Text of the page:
In asking to have your child Baptised you are entering into a sacred partnership with Christ and His Church. 

This partnership is sealed by a number of solemn promises that you are asked to make  on the day of your child's Baptism. 

It is worth reviewing them now:

- You are accepting the responsibility of bringing your child up in the practice of the faith.

Can you do this?

- It will be your duty to bring your child up to keep God's commandments.

Can you do this?

These promises may seem easy to make on paper but they may not be so in reality:

  • You and/or your spouse may not be a practising Catholic, that is, you  may not be coming to Holy Mass  on Sundays and Holydays of Obligation

  • You may need to reflect on what these very solemn promises, made before God, mean before you can commit to them wholeheartedly.

You may need to start coming to Mass regularly. You will be welcomed warmly.

The Church is here, however, to help you in your request to have your child baptised. 

We invite you to consider carefully the request you are about to make.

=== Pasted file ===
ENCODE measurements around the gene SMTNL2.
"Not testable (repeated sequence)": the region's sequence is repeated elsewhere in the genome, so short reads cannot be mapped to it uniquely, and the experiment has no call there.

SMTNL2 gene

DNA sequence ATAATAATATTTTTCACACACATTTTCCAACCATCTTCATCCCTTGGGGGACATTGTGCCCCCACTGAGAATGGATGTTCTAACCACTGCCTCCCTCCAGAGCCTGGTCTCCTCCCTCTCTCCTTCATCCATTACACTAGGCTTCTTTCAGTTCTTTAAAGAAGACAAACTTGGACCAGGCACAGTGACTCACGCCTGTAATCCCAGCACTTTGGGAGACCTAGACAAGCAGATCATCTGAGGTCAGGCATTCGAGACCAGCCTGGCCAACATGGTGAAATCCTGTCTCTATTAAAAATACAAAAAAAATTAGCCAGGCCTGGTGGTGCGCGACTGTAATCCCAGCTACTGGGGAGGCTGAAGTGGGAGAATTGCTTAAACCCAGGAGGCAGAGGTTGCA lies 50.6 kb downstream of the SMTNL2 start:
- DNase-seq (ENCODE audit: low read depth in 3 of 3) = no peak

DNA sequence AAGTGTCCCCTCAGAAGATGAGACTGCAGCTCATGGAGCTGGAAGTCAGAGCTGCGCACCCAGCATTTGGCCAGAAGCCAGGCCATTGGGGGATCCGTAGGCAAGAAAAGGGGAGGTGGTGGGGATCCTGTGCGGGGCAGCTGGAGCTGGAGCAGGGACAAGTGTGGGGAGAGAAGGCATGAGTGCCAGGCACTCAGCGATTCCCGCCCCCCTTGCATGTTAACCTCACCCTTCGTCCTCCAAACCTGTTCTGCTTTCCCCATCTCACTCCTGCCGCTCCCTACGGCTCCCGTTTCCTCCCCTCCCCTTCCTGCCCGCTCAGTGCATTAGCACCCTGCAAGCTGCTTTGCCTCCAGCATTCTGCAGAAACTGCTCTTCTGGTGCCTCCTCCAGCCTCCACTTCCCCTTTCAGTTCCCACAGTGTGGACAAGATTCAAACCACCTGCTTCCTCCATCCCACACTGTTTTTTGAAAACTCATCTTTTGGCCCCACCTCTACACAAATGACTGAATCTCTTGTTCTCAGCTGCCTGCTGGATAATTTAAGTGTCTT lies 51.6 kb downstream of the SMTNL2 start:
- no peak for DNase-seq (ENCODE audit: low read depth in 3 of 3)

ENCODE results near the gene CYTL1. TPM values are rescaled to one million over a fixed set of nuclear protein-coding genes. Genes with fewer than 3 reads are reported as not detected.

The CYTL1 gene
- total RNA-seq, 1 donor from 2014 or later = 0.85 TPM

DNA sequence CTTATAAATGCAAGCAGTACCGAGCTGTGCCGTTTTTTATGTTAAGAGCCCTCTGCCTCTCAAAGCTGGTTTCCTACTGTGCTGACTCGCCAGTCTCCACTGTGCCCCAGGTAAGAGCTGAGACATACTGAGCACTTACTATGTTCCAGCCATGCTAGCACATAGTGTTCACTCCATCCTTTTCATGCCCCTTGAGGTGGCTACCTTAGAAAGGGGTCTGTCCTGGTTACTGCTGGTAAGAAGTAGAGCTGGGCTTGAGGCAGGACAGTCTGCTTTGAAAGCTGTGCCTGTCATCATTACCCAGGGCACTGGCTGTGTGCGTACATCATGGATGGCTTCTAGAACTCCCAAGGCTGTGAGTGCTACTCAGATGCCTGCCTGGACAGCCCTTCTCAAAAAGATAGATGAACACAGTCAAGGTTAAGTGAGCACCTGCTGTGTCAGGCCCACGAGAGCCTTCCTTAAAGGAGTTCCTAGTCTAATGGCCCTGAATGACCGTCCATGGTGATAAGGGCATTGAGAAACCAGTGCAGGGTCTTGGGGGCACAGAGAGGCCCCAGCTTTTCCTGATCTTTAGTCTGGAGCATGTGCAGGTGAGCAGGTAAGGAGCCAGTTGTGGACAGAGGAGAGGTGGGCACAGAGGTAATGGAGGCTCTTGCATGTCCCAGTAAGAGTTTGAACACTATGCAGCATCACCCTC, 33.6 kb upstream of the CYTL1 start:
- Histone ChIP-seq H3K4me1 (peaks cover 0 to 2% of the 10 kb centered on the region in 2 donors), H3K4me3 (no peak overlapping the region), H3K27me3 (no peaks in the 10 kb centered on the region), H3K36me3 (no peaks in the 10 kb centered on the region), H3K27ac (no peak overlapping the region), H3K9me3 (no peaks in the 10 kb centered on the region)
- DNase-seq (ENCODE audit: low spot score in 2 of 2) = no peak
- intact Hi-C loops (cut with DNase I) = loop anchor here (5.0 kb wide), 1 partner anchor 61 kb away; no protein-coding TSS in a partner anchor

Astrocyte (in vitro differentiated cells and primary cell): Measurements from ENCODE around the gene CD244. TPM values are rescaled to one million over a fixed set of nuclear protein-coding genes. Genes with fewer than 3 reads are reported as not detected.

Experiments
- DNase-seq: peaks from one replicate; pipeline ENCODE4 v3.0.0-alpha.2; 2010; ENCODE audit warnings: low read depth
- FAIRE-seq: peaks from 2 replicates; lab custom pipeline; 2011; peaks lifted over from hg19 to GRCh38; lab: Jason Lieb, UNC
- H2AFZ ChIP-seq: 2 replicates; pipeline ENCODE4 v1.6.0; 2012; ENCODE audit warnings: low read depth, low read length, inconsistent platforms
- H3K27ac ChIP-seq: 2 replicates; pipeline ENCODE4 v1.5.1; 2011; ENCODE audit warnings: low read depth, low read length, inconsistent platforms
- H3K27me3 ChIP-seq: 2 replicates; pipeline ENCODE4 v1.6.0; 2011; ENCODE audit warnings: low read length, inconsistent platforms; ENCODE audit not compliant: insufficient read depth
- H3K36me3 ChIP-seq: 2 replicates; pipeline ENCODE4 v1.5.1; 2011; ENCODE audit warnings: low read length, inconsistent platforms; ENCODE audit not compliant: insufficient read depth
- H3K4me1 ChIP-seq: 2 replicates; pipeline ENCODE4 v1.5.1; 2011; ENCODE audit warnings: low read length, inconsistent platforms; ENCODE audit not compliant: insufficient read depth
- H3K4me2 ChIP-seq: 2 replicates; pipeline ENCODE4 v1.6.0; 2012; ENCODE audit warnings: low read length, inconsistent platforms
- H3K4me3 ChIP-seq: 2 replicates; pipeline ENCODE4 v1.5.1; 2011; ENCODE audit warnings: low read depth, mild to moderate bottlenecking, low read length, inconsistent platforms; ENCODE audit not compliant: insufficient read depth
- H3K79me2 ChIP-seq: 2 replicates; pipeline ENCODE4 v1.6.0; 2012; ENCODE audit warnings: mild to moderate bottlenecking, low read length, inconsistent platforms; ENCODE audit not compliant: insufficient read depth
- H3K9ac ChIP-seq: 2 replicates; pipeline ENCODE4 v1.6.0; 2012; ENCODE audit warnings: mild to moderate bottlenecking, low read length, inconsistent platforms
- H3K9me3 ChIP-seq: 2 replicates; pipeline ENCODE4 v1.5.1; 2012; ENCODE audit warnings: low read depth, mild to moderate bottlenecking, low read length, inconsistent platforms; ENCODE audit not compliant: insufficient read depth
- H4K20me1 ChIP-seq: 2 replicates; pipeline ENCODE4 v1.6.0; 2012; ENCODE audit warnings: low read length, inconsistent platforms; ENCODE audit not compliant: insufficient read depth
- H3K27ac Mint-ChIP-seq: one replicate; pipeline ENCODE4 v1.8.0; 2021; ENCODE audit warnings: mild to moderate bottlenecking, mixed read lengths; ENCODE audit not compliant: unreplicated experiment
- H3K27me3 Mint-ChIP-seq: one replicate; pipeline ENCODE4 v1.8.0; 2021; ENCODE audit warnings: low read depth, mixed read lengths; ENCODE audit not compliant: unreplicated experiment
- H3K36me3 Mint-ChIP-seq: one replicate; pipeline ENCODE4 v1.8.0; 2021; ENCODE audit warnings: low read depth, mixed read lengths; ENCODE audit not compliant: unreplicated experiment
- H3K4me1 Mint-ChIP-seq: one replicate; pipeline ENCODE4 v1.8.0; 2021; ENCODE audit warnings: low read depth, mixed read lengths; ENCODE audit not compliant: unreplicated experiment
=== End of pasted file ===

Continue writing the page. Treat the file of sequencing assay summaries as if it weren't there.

It is a serious undertaking. We will support you and encourage you in your faith 


The Church your child will be Baptised into is a community of people who know

they belong to Christ.

We want you and your child to know this truth and to live it with a firm faith.

Speak to the Parish Priest after Sunday Mass about having your child Baptised.

Godparents what they are and who can be one

In infant baptism, a godparent, together with the parents, presents a child for baptism and helps the baptised person to lead a life of faithful Christian discipleship. 

In adult baptism, the godparent assists the baptised in Christian initiation. 

There may be one godfather, or one godmother, or one of each.

To become a godparent, a person:

  • must be designated by the one to be baptised, by the parents/guardian, or in their absence, by the minister of baptism;

  • must be able to carry out the obligations of being a godparent and intend to do so;

  • must be at least 16 years old, unless the diocesan bishop has established another age, or the parish priest grants an exception for a just cause;

  • must be a Catholic who has received the sacraments of Confirmation and Holy Eucharist;

  • must lead a life of faith (i.e. practise their faith) in keeping with the duties of being a godparent;

  • must not have canonical penalty legitimately imposed or declared;

  • can not be the father or mother of the one to be baptised.

from The Code of Canon Law, 1983, Canons 872, 873 & 874

Baptism and Catholic Schools

Baptism in the Catholic Church does not guarantee admission into the parish school or any other  Catholic school  - other factors are involved in admissions criteria.